July 25, 2011 – Updated on January 20, 2016 Two sons of the deputy editor of the newspaper Al-Mithaq physically attacked Two sons of Yahia Nouri, deputy editor of the newspaper Al-Mithaq and spokesperson of the General People’s Conference, were physically attacked by government militiamen. RSF_en News Organisation Help by sharing this information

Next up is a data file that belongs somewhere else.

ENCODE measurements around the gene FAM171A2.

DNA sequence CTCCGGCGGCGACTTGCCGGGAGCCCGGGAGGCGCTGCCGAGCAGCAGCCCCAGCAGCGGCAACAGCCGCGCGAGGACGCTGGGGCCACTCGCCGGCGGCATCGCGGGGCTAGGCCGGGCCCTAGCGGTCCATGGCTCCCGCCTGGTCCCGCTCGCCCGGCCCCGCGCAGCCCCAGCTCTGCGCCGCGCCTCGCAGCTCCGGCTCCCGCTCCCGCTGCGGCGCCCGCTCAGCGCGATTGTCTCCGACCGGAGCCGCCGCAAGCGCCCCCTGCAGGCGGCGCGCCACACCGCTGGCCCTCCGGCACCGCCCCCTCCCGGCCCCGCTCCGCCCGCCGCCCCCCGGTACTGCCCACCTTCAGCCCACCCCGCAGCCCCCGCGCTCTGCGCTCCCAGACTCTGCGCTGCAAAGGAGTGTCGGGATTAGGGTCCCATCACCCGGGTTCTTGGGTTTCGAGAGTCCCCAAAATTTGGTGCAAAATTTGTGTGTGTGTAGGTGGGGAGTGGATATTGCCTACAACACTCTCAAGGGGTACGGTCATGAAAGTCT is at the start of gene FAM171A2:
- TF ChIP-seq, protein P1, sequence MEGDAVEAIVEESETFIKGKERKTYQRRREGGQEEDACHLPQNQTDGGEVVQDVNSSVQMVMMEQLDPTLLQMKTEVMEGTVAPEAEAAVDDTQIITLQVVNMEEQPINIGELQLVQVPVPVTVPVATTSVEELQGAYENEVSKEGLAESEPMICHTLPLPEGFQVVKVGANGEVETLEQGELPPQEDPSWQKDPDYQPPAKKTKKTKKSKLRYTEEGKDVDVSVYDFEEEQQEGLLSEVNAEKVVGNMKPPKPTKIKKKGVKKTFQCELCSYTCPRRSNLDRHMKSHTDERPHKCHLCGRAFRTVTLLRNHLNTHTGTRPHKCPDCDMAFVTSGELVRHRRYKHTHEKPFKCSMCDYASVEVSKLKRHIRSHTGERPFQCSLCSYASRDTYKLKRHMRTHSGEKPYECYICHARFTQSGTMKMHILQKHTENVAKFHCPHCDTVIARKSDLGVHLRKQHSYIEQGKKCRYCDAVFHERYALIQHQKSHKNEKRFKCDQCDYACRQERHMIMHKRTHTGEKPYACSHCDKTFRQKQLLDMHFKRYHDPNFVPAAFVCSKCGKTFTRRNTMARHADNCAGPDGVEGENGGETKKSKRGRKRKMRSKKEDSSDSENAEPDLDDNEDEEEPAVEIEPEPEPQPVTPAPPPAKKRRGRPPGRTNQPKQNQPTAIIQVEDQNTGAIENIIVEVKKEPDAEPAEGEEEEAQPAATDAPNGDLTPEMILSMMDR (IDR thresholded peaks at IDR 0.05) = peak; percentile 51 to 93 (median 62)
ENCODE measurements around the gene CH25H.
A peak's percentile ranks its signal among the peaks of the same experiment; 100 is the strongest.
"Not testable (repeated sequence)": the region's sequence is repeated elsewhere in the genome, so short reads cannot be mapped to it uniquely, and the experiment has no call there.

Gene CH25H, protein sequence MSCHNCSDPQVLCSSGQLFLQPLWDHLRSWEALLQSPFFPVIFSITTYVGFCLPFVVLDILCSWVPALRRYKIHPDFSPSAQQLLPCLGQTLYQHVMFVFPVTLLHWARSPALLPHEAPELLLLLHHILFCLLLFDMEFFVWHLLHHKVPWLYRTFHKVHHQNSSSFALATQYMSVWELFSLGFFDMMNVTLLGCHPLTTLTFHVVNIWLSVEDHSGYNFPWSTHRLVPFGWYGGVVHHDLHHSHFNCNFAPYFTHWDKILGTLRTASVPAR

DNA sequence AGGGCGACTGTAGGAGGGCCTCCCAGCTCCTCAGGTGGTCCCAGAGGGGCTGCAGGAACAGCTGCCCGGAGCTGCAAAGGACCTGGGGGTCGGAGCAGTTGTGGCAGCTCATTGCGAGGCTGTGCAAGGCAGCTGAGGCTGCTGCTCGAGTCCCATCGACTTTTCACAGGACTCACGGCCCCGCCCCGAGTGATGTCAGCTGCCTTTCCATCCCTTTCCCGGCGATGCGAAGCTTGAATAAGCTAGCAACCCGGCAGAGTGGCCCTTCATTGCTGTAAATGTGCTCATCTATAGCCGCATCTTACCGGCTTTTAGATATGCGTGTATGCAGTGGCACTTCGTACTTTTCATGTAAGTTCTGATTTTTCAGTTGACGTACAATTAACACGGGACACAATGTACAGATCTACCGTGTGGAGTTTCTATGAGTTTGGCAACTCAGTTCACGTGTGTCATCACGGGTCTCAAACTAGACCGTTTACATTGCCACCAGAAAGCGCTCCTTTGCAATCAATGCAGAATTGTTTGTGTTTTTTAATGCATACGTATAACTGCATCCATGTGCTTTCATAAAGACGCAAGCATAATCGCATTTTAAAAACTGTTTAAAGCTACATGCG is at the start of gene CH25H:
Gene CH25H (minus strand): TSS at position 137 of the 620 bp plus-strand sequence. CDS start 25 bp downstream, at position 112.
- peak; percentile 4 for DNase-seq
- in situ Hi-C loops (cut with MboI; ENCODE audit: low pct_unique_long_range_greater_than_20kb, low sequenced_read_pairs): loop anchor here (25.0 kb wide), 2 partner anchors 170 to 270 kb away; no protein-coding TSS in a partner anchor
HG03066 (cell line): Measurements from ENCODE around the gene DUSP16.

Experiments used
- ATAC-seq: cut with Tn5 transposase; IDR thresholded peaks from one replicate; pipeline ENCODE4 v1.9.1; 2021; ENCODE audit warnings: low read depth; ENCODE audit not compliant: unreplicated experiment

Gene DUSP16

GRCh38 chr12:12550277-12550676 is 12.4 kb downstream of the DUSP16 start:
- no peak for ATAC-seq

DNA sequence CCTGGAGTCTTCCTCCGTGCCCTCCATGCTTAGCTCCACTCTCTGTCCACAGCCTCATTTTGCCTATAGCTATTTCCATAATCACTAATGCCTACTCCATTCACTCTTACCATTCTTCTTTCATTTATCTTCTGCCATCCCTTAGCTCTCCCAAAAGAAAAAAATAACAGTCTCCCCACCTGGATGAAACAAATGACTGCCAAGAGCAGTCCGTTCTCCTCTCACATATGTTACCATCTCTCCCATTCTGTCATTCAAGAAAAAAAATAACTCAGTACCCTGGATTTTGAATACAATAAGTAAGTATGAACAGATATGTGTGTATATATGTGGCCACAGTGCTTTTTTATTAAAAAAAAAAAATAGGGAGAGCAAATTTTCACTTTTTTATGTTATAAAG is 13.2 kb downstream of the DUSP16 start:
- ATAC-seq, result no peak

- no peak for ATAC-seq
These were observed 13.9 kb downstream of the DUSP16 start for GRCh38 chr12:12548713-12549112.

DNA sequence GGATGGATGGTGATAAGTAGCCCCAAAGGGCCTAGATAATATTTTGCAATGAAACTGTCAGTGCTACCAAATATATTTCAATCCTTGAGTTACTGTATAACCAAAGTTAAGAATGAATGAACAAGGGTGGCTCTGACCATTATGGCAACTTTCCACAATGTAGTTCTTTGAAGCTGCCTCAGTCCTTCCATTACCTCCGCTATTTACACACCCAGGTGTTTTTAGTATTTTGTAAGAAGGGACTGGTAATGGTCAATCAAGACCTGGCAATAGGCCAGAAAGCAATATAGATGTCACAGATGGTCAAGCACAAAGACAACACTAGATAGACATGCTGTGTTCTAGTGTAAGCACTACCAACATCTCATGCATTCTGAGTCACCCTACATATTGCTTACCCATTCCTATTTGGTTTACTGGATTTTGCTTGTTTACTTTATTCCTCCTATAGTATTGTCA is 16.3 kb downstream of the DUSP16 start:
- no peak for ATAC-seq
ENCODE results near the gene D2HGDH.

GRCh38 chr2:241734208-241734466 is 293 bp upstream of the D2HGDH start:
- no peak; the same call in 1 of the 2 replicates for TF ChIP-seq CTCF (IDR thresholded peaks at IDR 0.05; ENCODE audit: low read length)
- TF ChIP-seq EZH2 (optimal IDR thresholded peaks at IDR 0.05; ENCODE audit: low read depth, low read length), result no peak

The Ocean City Theatre Company presents the musical ‘Shout!’ on Friday and Saturday (Oct. 10 and 11) on the Ocean City Music Pier in Ocean City, NJ. Photo by Nicholas & Partners Photography The Ocean City Theatre Company gives a nostalgic nod to London’s swinging sixties on Friday and Saturday (Oct. 10 and 11) with “SHOUT! The Mod Musical.”Shows are 7:30 p.m. each night on the Ocean City Music Pier (between Eighth and Ninth streets on the Ocean City Boardwalk). Tickets are $20 (or $18 for senior citizens and children age 12 and under). Call 609-525-9300 or visit the online box office.Since the original production debuted off-Broadway, this hip musical comedy revue has sold out all over the U.S. and U.K .and promises to get audiences movin’ and groovin’ into the fall.“We are thrilled to extend our professional Broadway Series into the fall,” said Michael Hartman, artistic director of the Ocean City Theatre Company. “I am confident that we have assembled the best of the best talent to takes us back in time and I hope audiences support us as we take the risk to extend programming into the shoulder season.”The musical follows five young female subscribers to a fictional magazine called “Shout!” — “The magazine for the modern woman” — as they come of age during the liberating 1960s that made England swing. From cover to cover, “Shout!” unfolds like a musical magazine and travels in time through the decade.“Shout!” contains show stopping new arrangements of classic pop anthems of the decade, including, “These Boots are Made for Walkin’ ,” “Downtown,” “Son of a Preacher Man,” “Goldfinger,” “I Only Wanna Be With You,” “To Sir With Love,” and, of course, “Shout!” The songs, and each girl’s own unfolding story, are tied together by hilarious sound bites from the period —- from ’60s advertisements for anything and everything — to lonely hearts letters answered by “Shout!” Magazine’s advice columnist, who thinks each girl’s problem can be solved with a “fetching new hairstyle and a new shade of lipstick.”http://oceancitytheatrecompany.com/